Meet Aida, of the childless ones

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This is Aida.

I discovered her in my 20’s when I was working on my family tree. She was my grandfather’s sister. I had heard a little about her during my childhood. She had died young, in her early twenties, and by the time I was that age, and found myself looking at a photograph of her, I couldn’t stop thinking about her legacy.

She had never married or had children. Who, I wondered, would remember her? Who would keep her memory alive?

Even at that young age, I remember fearing such a fate. If you are a woman who doesn’t have children, who will remember you? Who are you and what does your life mean if you leave no descendants, or if your descendants leave this earth before you do?

And twenty years later, I find myself facing those very same questions all over again, as a woman who did not have children (by circumstance, not by choice).

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Even in my youth, I recognized how important it is to remember the women who came before us. But now I realize why. Our ancestors, mothers or not, leave an impact on their family members – cousins, sisters, nieces. Aida might not have had her own children, and might have died long before I ever had the chance to know her, but as my grand-aunt, she is still part of my DNA. And it’s important to me to remember her and share her story.

Like me, she was the eldest of four children (though unlike her, I have two older half-siblings, as well). Also similar to my family, the older two children were girls, the younger two, boys. Aida, my grandfather, and their siblings were born in Copenhagen, Denmark. They spoke Danish and English, and a smattering of French and Latin. All four of the siblings were fierce kayakers. They loved to be in the water. They came from a long line of Scandinavian intellects, philosophers, and craftsmen.

  Aida at St. Joseph's Hospital, Copenhagen, Denmark: 1920

Aida at St. Joseph's Hospital, Copenhagen, Denmark: 1920

That is, I’m sorry to say, most of what I know of Aida. My grandfather didn’t share much about his family when I was little – and I was probably too young to have appreciated (or retained) what he did tell me. Any other information I have beyond this is based only on my intuition. I have a feeling Aida was a bit of a loner – perhaps her health problems set her apart from others. I believe she loved her siblings, and most especially, her sister, but that she never felt like she truly belonged. And most of all, I believe she loved life, and didn’t want to leave it so soon. I suspect it pained her, in the end, to face leaving her family, knowing they would go on to live full lives while she would never realize her dreams.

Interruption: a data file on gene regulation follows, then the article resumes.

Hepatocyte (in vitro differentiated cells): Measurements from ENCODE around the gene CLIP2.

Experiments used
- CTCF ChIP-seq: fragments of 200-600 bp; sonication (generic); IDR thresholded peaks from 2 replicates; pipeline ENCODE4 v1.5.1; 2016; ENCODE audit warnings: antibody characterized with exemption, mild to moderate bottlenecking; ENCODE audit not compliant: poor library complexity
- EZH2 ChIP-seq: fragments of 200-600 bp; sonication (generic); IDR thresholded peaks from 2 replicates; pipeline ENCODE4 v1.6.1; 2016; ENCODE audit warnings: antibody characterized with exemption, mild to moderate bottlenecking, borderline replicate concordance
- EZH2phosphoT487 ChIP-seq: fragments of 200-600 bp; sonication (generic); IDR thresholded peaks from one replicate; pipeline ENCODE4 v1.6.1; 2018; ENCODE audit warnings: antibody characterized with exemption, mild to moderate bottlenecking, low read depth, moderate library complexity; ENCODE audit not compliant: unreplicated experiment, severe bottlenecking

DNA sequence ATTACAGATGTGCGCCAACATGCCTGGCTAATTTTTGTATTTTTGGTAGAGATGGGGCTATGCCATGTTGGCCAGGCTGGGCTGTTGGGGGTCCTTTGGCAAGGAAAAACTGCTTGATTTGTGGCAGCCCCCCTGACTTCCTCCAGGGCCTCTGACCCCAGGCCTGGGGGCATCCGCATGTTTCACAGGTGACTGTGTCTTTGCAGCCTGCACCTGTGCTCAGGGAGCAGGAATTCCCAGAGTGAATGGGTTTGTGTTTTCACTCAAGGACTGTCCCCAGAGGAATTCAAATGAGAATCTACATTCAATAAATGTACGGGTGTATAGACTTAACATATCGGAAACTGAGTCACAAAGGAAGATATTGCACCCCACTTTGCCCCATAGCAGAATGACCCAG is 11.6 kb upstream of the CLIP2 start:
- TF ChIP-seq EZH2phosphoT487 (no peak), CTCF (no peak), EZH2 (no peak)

Aida was the only one in the family who never left Denmark. She was buried there. Soon after her death, the entire family – Grandpa, his remaining siblings, and his parents – gave up their lives in Denmark and immigrated to New York. None of them, to my knowledge, ever returned to their homeland.

  Aida's grave: 1922

Aida's grave: 1922

What happened to Aida seems so brutally unfair - to die so young, without the chance to experience love, motherhood, life. I have an especially deep compassion for women who have lost the chance at motherhood – in any way that might have happened. For some, it might be the death of their child. For others, infertility or other circumstances. And for some, like Aida, it might be their own early death.

It’s so important to tell the stories of the unheard women. We don’t have the voices of our daughters to echo our story to the world. But these stories need to be told. We need to be remembered, too.

To that end, I dedicated The Fox at the Door to two of my "great-aunts": Grand-aunt Aida, and Great-grand-aunt, Ruth. I will be the daughter they did not have, making sure their legacy lives on. I will share their story, and even join hands with them, as a fellow childless woman.

Now it’s your turn. Please leave a comment sharing the story of a childless relative (or friend) that you want the world to remember.